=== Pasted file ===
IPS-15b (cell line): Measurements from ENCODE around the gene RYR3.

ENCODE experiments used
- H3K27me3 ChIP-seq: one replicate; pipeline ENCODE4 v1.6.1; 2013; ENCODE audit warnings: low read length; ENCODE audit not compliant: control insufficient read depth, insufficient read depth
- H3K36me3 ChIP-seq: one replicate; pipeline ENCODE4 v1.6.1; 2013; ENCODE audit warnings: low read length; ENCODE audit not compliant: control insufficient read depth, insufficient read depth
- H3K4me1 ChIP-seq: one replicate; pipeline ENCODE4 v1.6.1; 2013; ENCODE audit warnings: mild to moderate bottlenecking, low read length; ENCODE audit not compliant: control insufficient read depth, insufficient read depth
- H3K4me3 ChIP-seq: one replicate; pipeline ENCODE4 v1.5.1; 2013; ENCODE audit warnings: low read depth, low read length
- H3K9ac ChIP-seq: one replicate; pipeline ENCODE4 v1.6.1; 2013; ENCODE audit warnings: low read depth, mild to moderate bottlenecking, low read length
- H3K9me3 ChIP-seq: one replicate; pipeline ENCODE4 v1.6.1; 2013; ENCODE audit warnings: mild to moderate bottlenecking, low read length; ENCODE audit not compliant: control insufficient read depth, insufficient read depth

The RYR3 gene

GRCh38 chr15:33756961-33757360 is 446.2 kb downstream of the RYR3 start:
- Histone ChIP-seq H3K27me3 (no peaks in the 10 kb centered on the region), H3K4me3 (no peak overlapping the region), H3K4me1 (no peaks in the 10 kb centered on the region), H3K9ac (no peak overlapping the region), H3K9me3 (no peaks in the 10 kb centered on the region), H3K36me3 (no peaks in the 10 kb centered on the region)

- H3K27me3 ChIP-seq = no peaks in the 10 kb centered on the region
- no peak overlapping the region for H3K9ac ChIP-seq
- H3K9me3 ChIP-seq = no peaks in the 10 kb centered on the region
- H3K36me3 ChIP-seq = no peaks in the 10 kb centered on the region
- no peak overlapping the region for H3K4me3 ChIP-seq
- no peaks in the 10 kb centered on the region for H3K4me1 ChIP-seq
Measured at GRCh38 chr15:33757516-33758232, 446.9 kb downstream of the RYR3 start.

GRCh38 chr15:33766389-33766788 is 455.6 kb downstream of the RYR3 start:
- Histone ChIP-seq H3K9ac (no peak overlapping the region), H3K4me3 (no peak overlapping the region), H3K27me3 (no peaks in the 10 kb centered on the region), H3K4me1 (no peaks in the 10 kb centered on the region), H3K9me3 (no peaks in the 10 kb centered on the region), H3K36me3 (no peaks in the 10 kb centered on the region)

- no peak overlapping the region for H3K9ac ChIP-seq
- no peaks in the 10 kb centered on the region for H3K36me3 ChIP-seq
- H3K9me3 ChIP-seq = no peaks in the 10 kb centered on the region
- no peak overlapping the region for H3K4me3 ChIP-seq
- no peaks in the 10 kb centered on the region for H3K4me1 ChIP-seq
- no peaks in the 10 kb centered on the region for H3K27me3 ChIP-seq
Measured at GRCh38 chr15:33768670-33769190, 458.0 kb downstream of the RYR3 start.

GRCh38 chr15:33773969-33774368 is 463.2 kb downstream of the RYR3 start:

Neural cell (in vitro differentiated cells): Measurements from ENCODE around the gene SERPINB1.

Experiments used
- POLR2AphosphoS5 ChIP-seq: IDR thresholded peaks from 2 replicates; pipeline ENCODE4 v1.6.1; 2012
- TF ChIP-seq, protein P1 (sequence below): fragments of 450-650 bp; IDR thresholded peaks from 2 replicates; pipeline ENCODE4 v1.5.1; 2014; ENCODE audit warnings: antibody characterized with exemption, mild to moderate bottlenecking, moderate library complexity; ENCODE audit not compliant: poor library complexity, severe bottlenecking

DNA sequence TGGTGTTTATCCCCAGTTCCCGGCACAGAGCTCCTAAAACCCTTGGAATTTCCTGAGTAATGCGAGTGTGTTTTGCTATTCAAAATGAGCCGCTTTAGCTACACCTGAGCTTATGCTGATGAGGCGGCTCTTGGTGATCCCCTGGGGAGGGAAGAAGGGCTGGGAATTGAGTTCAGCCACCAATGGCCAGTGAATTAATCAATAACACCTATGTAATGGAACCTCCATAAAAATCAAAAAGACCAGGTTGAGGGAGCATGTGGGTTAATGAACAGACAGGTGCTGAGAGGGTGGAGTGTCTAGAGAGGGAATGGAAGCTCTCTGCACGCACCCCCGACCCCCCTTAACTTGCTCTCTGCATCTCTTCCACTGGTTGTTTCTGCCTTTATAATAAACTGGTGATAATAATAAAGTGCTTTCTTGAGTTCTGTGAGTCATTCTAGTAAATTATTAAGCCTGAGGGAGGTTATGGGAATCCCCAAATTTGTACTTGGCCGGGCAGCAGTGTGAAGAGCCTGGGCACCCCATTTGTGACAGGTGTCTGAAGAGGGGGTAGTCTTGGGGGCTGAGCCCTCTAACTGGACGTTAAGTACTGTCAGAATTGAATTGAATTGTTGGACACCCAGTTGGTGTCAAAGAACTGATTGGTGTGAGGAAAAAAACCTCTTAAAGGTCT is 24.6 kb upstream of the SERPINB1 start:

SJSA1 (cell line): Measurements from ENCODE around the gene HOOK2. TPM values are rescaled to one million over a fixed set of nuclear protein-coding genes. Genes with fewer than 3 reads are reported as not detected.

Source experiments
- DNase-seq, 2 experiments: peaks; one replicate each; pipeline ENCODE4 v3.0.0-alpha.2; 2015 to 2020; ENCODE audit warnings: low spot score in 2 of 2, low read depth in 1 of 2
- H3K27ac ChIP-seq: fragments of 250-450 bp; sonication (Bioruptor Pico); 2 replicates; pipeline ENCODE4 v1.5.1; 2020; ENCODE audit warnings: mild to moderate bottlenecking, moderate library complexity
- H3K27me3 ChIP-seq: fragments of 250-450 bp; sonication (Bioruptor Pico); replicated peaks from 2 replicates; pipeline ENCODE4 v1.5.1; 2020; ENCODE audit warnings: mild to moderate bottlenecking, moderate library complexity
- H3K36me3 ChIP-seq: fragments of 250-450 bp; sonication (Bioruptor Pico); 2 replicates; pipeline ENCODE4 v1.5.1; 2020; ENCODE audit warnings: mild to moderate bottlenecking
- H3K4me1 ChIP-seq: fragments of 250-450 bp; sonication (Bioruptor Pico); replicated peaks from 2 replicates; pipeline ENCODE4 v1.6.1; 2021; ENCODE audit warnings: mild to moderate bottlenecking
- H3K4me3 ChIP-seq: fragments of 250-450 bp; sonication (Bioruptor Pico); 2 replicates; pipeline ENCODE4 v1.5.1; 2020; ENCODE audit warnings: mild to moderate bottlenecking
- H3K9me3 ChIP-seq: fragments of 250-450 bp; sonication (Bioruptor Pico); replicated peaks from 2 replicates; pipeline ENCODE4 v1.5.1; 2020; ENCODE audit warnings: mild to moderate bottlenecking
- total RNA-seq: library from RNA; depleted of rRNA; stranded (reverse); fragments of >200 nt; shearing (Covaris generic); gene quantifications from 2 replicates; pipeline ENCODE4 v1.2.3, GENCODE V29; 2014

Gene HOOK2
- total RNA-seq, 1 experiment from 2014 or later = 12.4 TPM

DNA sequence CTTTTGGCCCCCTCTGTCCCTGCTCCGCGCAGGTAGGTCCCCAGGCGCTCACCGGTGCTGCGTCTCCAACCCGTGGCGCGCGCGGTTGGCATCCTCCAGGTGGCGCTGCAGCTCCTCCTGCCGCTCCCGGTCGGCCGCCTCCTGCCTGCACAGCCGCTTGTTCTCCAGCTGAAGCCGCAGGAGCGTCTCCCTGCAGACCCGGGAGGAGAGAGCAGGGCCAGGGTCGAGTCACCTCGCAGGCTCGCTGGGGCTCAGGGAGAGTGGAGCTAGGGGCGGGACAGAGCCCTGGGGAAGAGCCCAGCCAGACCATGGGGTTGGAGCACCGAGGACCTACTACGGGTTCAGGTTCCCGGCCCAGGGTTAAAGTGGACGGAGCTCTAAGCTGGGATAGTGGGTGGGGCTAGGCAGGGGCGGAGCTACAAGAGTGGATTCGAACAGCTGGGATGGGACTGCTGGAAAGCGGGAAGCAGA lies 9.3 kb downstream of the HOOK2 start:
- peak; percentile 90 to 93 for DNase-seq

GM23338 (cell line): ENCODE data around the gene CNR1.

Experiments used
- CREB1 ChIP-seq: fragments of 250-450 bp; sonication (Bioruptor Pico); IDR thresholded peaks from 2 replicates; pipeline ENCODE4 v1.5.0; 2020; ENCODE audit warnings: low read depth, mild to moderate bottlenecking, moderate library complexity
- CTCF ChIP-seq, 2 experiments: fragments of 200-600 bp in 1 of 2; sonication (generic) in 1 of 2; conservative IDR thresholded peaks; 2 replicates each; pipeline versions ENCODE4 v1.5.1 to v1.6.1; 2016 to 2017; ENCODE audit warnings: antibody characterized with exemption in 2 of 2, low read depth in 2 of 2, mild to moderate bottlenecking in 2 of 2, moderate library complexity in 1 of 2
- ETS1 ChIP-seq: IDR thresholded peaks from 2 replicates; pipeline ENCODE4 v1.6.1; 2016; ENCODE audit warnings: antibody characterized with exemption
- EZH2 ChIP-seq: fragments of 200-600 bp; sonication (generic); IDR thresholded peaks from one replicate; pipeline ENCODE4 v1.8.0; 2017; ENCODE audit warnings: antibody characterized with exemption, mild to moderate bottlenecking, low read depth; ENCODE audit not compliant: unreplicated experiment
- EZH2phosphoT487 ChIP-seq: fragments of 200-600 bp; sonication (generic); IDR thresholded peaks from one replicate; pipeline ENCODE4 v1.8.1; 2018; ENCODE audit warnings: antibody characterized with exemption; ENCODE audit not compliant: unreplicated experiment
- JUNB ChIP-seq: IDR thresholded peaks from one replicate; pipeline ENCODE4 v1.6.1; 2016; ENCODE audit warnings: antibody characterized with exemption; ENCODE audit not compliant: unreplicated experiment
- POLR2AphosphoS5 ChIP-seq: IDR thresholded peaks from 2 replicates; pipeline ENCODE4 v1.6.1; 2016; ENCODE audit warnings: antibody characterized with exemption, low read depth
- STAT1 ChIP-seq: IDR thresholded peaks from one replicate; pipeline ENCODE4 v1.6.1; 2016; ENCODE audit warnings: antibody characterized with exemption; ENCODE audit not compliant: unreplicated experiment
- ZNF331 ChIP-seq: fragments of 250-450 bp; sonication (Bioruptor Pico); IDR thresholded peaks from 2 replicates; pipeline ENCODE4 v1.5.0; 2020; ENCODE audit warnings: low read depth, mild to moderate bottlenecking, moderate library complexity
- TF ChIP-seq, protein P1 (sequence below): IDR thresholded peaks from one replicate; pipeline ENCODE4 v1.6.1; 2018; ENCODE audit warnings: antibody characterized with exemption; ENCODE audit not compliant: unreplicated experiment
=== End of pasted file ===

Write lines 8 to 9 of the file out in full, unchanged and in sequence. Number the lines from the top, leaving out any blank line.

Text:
- H3K9me3 ChIP-seq: one replicate; pipeline ENCODE4 v1.6.1; 2013; ENCODE audit warnings: mild to moderate bottlenecking, low read length; ENCODE audit not compliant: control insufficient read depth, insufficient read depth

The RYR3 gene